Time filter

Source Type

Leeds, United Kingdom

Miller W.G.,Virginia Commonwealth University | Tate J.R.,Pathology Queensland | Barth J.H.,Blood science | Jones G.R.D.,SydPath | Jones G.R.D.,University of New South Wales
Annals of Laboratory Medicine | Year: 2014

Harmonization of clinical laboratory results means that results are comparable irrespective of the measurement procedure used and where or when a measurement was made. Harmonization of test results includes consideration of pre-analytical, analytical, and post-analytical aspects. Progress has been made in each of these aspects, but there is currently poor coordination of the effort among different professional organizations in different countries. Pre-analytical considerations include terminology for the order, instructions for preparation of the patient, collection of the samples, and handling and transportation of the samples to the laboratory. Key analytical considerations include calibration traceability to a reference system, commutability of reference materials used in a traceability scheme, and specificity of the measurement of the biomolecule of interest. International organizations addressing harmonization include the International Federation for Clinical Chemistry and Laboratory Medicine, the World Health Organization, and the recently formed International Consortium for Harmonization of Clinical Laboratory Results (ICHCLR). The ICHCLR will provide a prioritization process for measurands and a service to coordinate global harmonization activities to avoid duplication of effort. Post-analytical considerations include nomenclature, units, significant figures, and reference intervals or decision values for results. Harmonization in all of these areas is necessary for optimal laboratory service. This review summarizes the status of harmonization in each of these areas and describes activities underway to achieve the goal of fully harmonized clinical laboratory testing. © The Korean Society for Laboratory Medicine.

Ozarda Y.,Uludag University | Ichihara K.,Yamaguchi University | Barth J.H.,Blood science | Klee G.,Rochester College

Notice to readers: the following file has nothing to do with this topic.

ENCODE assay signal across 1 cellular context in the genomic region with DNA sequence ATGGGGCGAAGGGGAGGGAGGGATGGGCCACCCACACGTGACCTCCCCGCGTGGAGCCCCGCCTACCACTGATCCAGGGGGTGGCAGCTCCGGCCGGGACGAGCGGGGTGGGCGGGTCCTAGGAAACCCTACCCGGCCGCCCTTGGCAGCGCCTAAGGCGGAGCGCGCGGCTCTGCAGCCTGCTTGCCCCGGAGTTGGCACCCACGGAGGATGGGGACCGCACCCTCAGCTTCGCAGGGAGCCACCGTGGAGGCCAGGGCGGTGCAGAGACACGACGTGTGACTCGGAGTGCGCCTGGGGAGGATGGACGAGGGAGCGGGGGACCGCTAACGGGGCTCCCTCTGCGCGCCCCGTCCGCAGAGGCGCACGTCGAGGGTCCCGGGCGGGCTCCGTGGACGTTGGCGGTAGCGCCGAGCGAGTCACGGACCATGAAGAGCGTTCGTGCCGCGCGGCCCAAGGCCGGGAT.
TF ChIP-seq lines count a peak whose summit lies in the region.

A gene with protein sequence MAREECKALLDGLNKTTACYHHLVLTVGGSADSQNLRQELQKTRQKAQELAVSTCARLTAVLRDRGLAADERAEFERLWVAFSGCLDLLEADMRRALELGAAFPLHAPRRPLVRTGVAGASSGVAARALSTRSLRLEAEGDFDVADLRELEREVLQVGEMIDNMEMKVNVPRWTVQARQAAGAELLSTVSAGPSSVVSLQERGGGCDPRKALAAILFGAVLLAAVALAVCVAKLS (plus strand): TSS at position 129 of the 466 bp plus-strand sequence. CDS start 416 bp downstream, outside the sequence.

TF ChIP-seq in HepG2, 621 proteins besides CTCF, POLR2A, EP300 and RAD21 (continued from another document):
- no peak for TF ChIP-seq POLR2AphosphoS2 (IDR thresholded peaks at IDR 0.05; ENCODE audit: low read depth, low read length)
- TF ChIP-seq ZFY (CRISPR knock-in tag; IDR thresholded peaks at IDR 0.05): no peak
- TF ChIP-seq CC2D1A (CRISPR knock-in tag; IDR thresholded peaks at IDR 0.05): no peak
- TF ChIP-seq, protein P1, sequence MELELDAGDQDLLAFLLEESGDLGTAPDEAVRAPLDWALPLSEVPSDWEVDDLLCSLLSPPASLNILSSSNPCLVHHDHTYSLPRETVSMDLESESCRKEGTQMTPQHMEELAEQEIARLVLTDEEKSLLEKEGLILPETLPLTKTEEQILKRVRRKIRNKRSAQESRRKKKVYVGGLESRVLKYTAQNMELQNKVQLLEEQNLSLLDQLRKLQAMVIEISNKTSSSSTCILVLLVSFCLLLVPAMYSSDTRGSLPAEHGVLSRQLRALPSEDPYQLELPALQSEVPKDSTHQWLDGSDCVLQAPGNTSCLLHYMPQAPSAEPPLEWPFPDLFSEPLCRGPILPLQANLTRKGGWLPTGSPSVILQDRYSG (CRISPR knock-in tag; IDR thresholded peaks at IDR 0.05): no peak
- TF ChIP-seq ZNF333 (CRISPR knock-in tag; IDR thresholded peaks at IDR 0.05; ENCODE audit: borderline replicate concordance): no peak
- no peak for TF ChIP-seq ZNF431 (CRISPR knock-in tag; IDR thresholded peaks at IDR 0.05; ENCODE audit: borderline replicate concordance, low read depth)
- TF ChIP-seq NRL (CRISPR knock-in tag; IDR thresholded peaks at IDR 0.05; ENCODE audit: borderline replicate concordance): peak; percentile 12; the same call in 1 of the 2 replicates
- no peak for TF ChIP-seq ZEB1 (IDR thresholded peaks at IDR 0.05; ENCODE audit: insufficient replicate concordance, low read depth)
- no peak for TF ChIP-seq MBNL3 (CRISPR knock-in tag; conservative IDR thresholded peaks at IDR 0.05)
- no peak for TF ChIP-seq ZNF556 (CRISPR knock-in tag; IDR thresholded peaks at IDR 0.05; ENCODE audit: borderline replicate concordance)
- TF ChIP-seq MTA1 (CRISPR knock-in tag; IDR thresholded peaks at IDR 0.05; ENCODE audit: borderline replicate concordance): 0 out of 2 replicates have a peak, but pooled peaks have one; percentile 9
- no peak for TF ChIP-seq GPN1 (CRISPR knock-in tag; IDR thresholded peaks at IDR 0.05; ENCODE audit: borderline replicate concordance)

Clinical Chemistry and Laboratory Medicine | Year: 2013

The reference intervals (RIs) given in laboratory reports have an important role in aiding clinicians in interpreting test results in reference to values of healthy populations. In this report, we present a proposed protocol and standard operating procedures (SOPs) for common use in conducting multicenter RI studies on a national or international scale. The protocols and consensus on their contents were refined through discussions in recent C-RIDL meetings. The protocol describes in detail (1) the scheme and organization of the study, (2) the target population, inclusion/ exclusion criteria, ethnicity, and sample size, (3) health status questionnaire, (4) target analytes, (5) blood collection, (6) sample processing and storage, (7) assays, (8) cross-check testing, (9) ethics, (10) data analyses, and (11) reporting of results. In addition, the protocol proposes the common measurement of a panel of sera when no standard materials exist for harmonization of test results. It also describes the requirements of the central laboratory, including the method of cross-check testing between the central laboratory of each country and local laboratories. This protocol and the SOPs remain largely exploratory and may require a reevaluation from the practical point of view after their implementation in the ongoing worldwide study. The paper is mainly intended to be a basis for discussion in the scientific community.

Jassam N.,Harrogate District Foundation Trust | Yundt-Pacheco J.,Bio Rad Laboratories Inc. | Jansen R.,Dutch Foundations for Quality Assessment in Clinical Laboratories SKML | Thomas A.,University of Cardiff | Barth J.H.,Blood science
Clinical Chemistry and Laboratory Medicine | Year: 2013